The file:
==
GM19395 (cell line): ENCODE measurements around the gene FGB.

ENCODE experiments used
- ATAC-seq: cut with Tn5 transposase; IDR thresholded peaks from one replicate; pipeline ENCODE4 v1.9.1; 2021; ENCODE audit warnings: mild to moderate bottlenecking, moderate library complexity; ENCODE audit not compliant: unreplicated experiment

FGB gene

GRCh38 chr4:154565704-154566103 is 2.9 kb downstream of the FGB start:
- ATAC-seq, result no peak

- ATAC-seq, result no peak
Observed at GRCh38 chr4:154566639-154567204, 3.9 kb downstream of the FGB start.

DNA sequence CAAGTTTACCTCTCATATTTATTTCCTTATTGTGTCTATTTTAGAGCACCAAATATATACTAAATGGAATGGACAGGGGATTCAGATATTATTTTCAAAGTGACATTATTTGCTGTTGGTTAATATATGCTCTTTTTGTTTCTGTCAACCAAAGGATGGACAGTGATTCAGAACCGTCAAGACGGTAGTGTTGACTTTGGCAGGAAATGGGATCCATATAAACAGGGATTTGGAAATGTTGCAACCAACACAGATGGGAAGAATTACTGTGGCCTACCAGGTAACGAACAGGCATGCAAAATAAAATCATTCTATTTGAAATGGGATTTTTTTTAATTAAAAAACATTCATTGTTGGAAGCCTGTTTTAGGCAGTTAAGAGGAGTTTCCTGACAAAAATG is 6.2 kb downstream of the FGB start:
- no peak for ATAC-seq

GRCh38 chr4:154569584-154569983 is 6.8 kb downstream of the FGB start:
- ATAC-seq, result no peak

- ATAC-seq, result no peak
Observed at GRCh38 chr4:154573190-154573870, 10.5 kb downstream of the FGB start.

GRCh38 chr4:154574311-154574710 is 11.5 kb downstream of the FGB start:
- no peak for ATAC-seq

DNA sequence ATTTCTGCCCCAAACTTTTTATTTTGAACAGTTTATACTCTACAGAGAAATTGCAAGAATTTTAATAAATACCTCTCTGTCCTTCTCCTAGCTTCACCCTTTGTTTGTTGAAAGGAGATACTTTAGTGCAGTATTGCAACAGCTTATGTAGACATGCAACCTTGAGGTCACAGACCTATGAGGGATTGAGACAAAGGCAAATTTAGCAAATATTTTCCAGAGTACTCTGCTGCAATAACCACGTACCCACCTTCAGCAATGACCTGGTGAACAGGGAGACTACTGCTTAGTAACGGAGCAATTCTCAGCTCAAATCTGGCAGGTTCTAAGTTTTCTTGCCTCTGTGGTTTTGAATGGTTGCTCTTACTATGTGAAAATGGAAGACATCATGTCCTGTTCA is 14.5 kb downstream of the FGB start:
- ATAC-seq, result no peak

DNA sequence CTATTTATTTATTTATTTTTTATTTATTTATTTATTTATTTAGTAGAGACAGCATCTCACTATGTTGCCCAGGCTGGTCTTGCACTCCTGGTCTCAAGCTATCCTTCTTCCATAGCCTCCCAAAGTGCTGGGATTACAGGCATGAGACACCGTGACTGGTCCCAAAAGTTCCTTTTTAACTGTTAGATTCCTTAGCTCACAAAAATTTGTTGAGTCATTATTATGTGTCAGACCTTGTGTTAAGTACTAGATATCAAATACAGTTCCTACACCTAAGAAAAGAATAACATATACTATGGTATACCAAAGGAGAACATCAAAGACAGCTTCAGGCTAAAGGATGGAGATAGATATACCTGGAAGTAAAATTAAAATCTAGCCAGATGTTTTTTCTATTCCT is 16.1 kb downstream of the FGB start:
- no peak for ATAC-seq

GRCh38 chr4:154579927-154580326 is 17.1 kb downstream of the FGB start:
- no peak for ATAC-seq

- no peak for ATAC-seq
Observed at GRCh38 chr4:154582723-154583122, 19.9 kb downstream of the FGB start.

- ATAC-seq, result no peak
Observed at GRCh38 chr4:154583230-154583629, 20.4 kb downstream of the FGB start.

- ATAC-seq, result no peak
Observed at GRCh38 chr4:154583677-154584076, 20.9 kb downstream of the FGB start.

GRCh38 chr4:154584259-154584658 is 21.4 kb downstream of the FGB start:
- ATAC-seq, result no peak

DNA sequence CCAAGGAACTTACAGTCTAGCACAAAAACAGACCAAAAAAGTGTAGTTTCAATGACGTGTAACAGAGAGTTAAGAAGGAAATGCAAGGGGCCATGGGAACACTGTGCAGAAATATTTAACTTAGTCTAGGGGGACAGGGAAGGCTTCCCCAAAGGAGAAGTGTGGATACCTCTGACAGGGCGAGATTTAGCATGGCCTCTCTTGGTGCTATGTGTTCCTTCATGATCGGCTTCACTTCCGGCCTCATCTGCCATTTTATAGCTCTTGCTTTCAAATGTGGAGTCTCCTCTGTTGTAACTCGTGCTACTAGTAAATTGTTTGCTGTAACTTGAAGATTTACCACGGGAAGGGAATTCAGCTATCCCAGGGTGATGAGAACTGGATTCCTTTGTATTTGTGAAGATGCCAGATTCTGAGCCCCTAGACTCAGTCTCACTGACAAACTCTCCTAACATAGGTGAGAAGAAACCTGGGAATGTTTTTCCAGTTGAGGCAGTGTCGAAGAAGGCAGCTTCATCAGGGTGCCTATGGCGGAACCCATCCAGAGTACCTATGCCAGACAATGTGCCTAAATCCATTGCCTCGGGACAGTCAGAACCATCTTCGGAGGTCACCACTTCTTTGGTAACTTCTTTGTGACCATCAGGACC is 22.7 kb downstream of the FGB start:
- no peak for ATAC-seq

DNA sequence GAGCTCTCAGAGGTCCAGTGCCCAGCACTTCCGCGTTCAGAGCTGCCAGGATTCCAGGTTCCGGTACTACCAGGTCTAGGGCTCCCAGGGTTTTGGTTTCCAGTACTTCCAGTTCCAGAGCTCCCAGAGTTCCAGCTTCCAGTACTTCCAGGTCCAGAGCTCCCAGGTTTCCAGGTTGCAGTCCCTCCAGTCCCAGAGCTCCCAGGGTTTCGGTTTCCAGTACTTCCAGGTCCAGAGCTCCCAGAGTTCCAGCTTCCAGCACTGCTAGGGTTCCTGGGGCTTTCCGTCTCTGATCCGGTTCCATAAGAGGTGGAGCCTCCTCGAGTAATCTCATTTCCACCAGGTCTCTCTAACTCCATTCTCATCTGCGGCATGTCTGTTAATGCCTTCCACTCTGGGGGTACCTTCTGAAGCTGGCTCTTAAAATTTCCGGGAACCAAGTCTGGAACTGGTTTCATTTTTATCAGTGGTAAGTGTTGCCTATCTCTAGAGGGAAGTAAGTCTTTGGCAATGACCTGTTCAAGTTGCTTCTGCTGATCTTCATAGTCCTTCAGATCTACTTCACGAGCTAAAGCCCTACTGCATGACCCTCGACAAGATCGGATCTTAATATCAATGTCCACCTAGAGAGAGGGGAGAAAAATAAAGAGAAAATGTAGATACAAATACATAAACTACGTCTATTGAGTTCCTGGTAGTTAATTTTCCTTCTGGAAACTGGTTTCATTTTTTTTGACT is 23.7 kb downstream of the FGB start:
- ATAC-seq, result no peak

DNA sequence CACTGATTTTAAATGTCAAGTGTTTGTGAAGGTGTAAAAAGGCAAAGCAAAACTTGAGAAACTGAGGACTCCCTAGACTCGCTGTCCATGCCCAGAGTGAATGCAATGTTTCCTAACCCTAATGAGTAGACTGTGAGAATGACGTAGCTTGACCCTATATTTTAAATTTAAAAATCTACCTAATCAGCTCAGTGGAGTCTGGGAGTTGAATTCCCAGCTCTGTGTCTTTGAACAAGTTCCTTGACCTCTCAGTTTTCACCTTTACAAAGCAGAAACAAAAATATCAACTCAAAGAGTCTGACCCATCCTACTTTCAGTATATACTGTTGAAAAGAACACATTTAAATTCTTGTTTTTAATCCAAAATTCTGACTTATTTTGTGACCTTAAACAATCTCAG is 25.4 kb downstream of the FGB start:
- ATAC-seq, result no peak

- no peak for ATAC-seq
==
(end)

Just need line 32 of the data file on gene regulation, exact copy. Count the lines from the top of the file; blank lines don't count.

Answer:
- no peak for ATAC-seq